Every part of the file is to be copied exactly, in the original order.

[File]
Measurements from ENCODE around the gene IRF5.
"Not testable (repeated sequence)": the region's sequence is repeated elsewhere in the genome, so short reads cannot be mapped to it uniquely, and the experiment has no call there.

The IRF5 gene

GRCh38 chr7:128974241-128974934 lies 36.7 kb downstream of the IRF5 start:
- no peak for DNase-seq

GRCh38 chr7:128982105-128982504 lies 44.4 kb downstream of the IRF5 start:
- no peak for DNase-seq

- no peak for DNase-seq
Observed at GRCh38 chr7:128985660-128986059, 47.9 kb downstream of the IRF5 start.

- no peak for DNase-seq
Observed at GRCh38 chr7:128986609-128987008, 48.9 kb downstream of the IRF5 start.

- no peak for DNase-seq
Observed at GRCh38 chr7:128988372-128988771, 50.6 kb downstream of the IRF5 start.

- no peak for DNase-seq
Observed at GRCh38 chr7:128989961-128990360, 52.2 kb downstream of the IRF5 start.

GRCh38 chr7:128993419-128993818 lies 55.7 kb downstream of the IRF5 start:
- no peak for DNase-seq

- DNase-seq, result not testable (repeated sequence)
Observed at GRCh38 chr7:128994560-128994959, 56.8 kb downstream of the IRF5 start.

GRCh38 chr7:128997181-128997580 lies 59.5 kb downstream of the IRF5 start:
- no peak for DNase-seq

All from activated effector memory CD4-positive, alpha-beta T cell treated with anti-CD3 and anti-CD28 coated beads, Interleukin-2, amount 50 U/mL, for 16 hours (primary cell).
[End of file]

Measurements from ENCODE around the gene IRF5.
"Not testable (repeated sequence)": the region's sequence is repeated elsewhere in the genome, so short reads cannot be mapped to it uniquely, and the experiment has no call there.

The IRF5 gene

GRCh38 chr7:128974241-128974934 lies 36.7 kb downstream of the IRF5 start:
- no peak for DNase-seq

GRCh38 chr7:128982105-128982504 lies 44.4 kb downstream of the IRF5 start:
- no peak for DNase-seq

- no peak for DNase-seq
Observed at GRCh38 chr7:128985660-128986059, 47.9 kb downstream of the IRF5 start.

- no peak for DNase-seq
Observed at GRCh38 chr7:128986609-128987008, 48.9 kb downstream of the IRF5 start.

- no peak for DNase-seq
Observed at GRCh38 chr7:128988372-128988771, 50.6 kb downstream of the IRF5 start.

- no peak for DNase-seq
Observed at GRCh38 chr7:128989961-128990360, 52.2 kb downstream of the IRF5 start.

GRCh38 chr7:128993419-128993818 lies 55.7 kb downstream of the IRF5 start:
- no peak for DNase-seq

- DNase-seq, result not testable (repeated sequence)
Observed at GRCh38 chr7:128994560-128994959, 56.8 kb downstream of the IRF5 start.

GRCh38 chr7:128997181-128997580 lies 59.5 kb downstream of the IRF5 start:
- no peak for DNase-seq

All from activated effector memory CD4-positive, alpha-beta T cell treated with anti-CD3 and anti-CD28 coated beads, Interleukin-2, amount 50 U/mL, for 16 hours (primary cell).